In my dosirakbento today, I packed some of the Korean meatballs I had made previously (and frozen) and some Japanese Tonpei-Yaki pieces. The recipe for Tonpei-Yaki can be found here. I also cheated and used some ready cooked rice. I had run out completely of my rice freezer stash (read more about bento preparation here) and these little tubs are a great back-up to have.

Although the rice is not as tasty as my beloved Koshihikari (see my “rice snob” post) these are quite good and especially practical when travelling etc. The brand I buy is again CJ (same as the Hetbahncups I bought last year) and they come in different varieties (plain, rice and black beans, five grains etc) but there are lots of other brands around.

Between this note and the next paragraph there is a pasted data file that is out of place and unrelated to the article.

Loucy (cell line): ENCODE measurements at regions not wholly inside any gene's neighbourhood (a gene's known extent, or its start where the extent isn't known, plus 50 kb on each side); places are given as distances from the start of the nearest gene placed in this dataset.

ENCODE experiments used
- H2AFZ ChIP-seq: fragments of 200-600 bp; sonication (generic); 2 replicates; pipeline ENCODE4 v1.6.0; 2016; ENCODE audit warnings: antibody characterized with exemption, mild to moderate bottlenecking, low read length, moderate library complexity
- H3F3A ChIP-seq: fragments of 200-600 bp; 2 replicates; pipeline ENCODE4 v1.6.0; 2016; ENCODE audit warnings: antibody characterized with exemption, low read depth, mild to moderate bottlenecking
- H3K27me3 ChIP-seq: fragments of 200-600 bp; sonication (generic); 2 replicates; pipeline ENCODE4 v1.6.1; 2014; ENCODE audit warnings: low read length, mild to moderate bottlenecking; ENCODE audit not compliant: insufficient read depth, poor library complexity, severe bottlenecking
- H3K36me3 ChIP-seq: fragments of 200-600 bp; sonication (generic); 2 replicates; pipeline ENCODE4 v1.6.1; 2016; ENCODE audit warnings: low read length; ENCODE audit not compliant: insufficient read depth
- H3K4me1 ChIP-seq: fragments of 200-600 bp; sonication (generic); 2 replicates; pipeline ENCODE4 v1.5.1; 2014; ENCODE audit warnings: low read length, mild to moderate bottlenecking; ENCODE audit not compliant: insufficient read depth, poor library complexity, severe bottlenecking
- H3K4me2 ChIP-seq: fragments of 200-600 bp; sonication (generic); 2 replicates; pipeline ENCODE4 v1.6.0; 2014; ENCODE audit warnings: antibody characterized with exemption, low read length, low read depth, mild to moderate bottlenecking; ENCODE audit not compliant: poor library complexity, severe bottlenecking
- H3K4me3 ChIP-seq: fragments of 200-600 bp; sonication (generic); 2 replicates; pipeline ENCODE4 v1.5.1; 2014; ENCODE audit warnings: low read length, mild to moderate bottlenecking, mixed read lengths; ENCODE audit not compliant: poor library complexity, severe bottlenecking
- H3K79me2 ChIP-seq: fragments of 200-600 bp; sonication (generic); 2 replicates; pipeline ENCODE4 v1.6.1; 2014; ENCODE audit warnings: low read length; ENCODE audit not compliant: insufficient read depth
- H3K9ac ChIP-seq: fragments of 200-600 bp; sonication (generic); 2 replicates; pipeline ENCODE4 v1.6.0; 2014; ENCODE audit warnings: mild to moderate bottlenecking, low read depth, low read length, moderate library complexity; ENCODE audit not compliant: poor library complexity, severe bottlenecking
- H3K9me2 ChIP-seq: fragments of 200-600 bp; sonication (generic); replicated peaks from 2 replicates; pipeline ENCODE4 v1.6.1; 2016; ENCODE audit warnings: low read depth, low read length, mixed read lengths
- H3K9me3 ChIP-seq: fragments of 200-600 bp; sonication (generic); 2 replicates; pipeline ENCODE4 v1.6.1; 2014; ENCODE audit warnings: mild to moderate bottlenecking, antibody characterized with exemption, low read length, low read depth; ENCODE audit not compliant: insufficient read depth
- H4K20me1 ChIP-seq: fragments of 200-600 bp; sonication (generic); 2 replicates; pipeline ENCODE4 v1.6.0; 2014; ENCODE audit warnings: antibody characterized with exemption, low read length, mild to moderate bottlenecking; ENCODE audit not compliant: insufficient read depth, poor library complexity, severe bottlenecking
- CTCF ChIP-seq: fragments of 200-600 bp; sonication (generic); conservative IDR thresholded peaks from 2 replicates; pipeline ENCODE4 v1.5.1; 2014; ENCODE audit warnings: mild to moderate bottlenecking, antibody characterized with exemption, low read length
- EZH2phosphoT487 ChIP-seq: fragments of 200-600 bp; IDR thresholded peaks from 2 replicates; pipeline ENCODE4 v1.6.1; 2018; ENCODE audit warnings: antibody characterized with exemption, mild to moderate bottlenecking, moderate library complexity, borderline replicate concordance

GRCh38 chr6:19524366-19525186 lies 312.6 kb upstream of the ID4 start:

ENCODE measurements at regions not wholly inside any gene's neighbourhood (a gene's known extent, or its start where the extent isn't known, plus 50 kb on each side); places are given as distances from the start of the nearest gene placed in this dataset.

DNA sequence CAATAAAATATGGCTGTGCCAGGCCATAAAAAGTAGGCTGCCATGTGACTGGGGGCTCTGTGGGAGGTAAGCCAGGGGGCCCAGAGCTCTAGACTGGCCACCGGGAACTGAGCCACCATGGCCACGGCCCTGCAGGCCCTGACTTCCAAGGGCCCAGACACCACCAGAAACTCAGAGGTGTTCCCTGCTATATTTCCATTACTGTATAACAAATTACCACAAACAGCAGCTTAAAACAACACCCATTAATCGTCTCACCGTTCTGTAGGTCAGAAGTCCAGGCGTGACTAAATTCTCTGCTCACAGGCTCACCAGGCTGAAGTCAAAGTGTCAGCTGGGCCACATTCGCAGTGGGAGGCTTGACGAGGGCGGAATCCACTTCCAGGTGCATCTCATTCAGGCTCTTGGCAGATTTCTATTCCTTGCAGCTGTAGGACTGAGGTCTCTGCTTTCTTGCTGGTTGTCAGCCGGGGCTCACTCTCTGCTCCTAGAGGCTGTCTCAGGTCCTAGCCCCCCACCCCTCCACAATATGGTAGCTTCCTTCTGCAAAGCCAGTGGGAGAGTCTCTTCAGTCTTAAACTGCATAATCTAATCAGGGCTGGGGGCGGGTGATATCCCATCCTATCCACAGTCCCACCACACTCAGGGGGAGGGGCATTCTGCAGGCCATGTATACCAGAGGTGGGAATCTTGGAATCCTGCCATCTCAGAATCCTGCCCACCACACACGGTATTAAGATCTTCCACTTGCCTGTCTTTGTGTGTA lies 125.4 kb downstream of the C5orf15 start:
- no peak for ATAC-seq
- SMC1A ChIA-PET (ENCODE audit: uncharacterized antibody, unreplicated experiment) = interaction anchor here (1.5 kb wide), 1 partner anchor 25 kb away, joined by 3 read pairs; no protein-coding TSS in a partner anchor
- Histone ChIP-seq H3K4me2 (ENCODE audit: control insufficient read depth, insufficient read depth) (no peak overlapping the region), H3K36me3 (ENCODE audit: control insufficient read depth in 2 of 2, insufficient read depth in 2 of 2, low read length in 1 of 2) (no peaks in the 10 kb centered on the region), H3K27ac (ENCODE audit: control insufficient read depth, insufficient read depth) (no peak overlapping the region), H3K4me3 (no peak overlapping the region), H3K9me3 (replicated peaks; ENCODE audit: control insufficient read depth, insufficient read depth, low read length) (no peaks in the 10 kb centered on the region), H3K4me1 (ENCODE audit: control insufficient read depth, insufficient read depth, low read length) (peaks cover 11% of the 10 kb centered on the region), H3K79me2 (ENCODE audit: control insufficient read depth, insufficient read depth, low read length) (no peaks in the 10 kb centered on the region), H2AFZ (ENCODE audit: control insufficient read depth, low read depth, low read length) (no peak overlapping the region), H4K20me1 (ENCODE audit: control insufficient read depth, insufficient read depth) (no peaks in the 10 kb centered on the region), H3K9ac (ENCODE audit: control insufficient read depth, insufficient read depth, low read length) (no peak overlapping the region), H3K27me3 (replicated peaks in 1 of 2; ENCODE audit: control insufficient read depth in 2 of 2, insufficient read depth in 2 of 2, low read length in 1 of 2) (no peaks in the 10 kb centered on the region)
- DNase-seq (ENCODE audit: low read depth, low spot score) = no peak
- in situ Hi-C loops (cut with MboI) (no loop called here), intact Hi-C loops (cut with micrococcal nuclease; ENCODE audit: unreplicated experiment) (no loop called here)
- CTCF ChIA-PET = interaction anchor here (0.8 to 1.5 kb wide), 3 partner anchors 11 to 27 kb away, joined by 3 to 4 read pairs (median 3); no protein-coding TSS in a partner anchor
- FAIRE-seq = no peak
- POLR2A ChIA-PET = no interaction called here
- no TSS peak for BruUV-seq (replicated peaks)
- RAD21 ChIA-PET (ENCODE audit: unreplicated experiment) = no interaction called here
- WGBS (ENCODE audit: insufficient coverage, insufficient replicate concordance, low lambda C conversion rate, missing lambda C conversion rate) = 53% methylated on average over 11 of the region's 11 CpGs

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Omurice Bento

Today’s Bento is an Omurice Chick!

Omurice or Japanese Omelet rice is a fusion between fried rice and omelet. The rice is usually pan-fried with ketchup and chicken before being wrapped in thin sheet of egg and a great way to use up leftovers.

According to Hyosun from Korean Bapsang, omurice gained a lot of popularity after appearing in a Korean drama called Rooftop Prince (옥탑방 왕세자). She also gives a recipe if you would like to make this at home.

Most omurice versions will have some more ketchup drizzled on top of the omelet, but I turned mine into a chick by adding some face decoration made from carrot and cucumber. I completed this bento with some more veggies and raspberries. There is some soy sauce in the cute little chick bottle.

 

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Soup for lunch (Slunch?)